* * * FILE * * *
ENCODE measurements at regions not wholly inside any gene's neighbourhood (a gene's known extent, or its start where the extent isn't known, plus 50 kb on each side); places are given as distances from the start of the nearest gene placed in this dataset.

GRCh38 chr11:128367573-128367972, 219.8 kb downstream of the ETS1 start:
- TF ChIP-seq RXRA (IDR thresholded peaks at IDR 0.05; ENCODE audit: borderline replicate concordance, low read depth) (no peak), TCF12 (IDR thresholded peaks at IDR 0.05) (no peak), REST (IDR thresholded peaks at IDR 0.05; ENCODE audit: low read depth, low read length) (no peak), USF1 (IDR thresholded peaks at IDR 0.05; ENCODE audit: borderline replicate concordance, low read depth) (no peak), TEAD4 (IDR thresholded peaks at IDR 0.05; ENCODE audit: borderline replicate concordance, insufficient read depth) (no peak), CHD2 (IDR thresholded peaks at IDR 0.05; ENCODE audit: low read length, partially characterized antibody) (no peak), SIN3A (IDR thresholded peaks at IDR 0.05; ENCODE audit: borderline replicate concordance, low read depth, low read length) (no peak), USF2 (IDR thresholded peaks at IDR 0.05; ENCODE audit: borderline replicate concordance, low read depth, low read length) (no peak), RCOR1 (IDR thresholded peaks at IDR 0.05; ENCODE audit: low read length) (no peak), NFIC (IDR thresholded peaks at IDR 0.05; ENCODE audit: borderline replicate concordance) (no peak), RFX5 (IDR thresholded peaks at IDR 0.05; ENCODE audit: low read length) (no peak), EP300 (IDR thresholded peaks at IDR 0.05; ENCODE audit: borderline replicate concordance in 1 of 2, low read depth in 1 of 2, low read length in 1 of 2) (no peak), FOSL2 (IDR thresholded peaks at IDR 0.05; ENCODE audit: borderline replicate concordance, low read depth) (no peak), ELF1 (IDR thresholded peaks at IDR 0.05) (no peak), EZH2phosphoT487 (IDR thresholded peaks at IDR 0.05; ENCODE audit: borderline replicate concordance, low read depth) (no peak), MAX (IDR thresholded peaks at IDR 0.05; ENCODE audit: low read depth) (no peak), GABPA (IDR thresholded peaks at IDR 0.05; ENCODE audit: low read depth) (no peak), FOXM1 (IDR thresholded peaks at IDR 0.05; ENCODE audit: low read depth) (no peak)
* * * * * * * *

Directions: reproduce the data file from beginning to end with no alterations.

ENCODE measurements at regions not wholly inside any gene's neighbourhood (a gene's known extent, or its start where the extent isn't known, plus 50 kb on each side); places are given as distances from the start of the nearest gene placed in this dataset.

GRCh38 chr11:128367573-128367972, 219.8 kb downstream of the ETS1 start:
- TF ChIP-seq RXRA (IDR thresholded peaks at IDR 0.05; ENCODE audit: borderline replicate concordance, low read depth) (no peak), TCF12 (IDR thresholded peaks at IDR 0.05) (no peak), REST (IDR thresholded peaks at IDR 0.05; ENCODE audit: low read depth, low read length) (no peak), USF1 (IDR thresholded peaks at IDR 0.05; ENCODE audit: borderline replicate concordance, low read depth) (no peak), TEAD4 (IDR thresholded peaks at IDR 0.05; ENCODE audit: borderline replicate concordance, insufficient read depth) (no peak), CHD2 (IDR thresholded peaks at IDR 0.05; ENCODE audit: low read length, partially characterized antibody) (no peak), SIN3A (IDR thresholded peaks at IDR 0.05; ENCODE audit: borderline replicate concordance, low read depth, low read length) (no peak), USF2 (IDR thresholded peaks at IDR 0.05; ENCODE audit: borderline replicate concordance, low read depth, low read length) (no peak), RCOR1 (IDR thresholded peaks at IDR 0.05; ENCODE audit: low read length) (no peak), NFIC (IDR thresholded peaks at IDR 0.05; ENCODE audit: borderline replicate concordance) (no peak), RFX5 (IDR thresholded peaks at IDR 0.05; ENCODE audit: low read length) (no peak), EP300 (IDR thresholded peaks at IDR 0.05; ENCODE audit: borderline replicate concordance in 1 of 2, low read depth in 1 of 2, low read length in 1 of 2) (no peak), FOSL2 (IDR thresholded peaks at IDR 0.05; ENCODE audit: borderline replicate concordance, low read depth) (no peak), ELF1 (IDR thresholded peaks at IDR 0.05) (no peak), EZH2phosphoT487 (IDR thresholded peaks at IDR 0.05; ENCODE audit: borderline replicate concordance, low read depth) (no peak), MAX (IDR thresholded peaks at IDR 0.05; ENCODE audit: low read depth) (no peak), GABPA (IDR thresholded peaks at IDR 0.05; ENCODE audit: low read depth) (no peak), FOXM1 (IDR thresholded peaks at IDR 0.05; ENCODE audit: low read depth) (no peak)